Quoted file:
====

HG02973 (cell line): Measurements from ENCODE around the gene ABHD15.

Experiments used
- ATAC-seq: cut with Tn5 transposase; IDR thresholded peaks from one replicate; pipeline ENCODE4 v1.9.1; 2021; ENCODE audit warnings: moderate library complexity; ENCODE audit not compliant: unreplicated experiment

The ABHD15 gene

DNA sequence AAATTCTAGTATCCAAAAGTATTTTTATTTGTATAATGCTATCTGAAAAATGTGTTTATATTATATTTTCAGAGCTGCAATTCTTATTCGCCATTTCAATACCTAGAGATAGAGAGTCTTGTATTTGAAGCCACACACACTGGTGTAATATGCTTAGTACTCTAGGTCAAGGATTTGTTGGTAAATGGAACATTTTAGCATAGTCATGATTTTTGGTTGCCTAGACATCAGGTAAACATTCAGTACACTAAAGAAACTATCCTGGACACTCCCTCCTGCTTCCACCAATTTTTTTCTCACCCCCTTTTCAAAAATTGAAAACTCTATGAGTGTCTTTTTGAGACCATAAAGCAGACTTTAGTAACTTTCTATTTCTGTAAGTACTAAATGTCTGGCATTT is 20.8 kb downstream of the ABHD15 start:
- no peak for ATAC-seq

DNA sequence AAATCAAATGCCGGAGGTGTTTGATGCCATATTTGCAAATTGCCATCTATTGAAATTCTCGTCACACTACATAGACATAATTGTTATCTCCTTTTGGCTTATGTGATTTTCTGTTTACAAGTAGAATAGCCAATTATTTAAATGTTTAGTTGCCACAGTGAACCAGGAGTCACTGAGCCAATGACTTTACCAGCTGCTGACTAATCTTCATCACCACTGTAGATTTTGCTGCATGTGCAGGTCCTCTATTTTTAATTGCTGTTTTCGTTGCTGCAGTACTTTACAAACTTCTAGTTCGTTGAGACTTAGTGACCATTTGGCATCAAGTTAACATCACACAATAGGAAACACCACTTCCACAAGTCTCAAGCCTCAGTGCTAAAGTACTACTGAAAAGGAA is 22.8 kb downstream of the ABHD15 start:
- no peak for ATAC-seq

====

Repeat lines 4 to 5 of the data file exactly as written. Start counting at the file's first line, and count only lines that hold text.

The ABHD15 gene

DNA sequence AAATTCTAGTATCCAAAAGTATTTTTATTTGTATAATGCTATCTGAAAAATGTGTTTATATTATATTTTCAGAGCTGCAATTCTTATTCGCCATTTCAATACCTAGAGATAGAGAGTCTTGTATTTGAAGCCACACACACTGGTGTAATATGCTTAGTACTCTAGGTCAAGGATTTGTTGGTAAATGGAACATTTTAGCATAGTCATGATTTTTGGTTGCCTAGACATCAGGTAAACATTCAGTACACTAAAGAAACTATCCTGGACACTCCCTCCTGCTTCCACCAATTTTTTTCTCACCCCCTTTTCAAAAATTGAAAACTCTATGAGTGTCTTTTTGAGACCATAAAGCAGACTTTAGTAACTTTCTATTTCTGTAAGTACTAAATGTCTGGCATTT is 20.8 kb downstream of the ABHD15 start: